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# Vector Notation Question

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Hi guys, Would someone please clarify this for me: A function f: R3 -> R is Lipschitz if and only if there exists a -\ (greek lambda) such that |f(x) - f(y)| <= -\||x-y||. Alright, I understand everything except the difference between the | and the ||. I always understood ||v|| to be the length of v, but what the hell does the single | mean ? Thanks.

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|f(x) - f(y)| is the absolute difference of the function f evaluated at x and then at y.

TT

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It''s the same as ||(a,b)|| = sqrt(a^2+b^2) but |a| = sqrt(a^2), ie it''s just a one demensional distance function.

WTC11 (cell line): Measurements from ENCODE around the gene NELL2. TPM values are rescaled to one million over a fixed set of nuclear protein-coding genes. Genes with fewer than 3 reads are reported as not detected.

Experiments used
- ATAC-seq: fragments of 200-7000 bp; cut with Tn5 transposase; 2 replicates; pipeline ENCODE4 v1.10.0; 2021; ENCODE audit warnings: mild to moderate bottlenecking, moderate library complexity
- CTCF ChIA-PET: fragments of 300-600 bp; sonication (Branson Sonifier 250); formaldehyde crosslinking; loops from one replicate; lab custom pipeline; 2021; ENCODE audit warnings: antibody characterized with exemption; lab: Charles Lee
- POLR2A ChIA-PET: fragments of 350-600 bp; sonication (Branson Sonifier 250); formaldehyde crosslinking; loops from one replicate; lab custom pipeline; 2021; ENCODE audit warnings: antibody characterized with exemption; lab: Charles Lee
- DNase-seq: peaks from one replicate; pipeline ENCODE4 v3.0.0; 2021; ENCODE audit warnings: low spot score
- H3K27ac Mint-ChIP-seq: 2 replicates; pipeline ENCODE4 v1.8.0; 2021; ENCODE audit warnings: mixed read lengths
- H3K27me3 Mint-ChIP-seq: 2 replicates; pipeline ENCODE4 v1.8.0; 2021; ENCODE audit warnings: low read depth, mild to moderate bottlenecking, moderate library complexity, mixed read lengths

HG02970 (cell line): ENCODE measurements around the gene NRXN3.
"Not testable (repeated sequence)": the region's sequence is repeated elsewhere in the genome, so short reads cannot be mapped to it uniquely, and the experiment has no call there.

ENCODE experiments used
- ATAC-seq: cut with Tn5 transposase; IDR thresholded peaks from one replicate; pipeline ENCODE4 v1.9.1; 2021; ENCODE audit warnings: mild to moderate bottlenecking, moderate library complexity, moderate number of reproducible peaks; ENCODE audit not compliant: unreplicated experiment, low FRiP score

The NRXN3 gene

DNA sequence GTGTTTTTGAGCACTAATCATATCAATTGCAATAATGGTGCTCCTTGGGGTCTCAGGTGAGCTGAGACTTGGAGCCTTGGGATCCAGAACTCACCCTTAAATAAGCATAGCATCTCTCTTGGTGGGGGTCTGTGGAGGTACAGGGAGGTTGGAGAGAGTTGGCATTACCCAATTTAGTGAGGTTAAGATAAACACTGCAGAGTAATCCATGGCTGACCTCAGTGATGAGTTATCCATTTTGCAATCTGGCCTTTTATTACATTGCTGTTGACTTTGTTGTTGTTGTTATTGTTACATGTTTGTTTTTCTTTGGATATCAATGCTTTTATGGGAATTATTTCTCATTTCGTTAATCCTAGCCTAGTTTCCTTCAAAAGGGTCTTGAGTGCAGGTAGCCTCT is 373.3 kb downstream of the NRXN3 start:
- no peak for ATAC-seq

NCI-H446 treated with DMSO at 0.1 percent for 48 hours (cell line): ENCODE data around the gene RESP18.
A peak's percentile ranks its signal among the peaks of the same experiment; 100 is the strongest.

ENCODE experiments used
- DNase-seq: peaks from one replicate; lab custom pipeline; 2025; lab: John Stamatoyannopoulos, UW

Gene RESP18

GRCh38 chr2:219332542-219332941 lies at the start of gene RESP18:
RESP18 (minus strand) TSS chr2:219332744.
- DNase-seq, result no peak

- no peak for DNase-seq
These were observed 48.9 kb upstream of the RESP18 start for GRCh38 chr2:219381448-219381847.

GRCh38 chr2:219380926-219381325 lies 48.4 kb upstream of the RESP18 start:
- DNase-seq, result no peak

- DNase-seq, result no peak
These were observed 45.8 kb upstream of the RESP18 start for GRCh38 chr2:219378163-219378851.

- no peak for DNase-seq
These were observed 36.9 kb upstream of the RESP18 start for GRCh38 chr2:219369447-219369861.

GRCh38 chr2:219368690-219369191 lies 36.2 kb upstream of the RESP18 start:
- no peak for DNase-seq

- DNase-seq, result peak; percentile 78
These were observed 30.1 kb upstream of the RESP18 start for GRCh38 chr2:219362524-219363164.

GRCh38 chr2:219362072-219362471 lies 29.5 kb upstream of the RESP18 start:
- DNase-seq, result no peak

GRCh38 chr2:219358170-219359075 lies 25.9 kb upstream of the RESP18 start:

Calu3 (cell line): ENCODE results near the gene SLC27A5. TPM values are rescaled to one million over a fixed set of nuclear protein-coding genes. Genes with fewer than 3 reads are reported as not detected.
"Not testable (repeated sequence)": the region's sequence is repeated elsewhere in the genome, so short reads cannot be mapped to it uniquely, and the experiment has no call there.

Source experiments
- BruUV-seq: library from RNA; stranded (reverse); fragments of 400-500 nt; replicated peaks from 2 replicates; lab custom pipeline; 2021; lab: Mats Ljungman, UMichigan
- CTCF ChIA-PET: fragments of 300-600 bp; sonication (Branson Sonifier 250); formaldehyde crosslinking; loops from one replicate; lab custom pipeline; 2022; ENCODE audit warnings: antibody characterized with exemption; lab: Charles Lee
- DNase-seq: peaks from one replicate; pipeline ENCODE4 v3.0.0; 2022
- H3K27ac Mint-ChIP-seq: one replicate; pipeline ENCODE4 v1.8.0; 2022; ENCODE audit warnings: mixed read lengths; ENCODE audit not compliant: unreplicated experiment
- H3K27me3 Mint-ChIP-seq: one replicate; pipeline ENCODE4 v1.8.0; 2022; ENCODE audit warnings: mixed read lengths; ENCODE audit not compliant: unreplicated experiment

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The notation can also be used for complex numbers so:

|z| = |x+iy| = sqrt(x^2 + y^2)

and also matrices so:

|A| = det(A)

Although it''s not used all that often, it''s more frequent when writing the matrix out, then usually the curved brackets are left out and replaced with straight lines.

Some people also use it for the length of vectors as well, although all my lecturers tend to use the double lines.

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We just learned about vectors today in algebra and geometry, and my teacher was using |v| for a vector''s length, where v is a vector with an arrow written on top of it. Weird. :|

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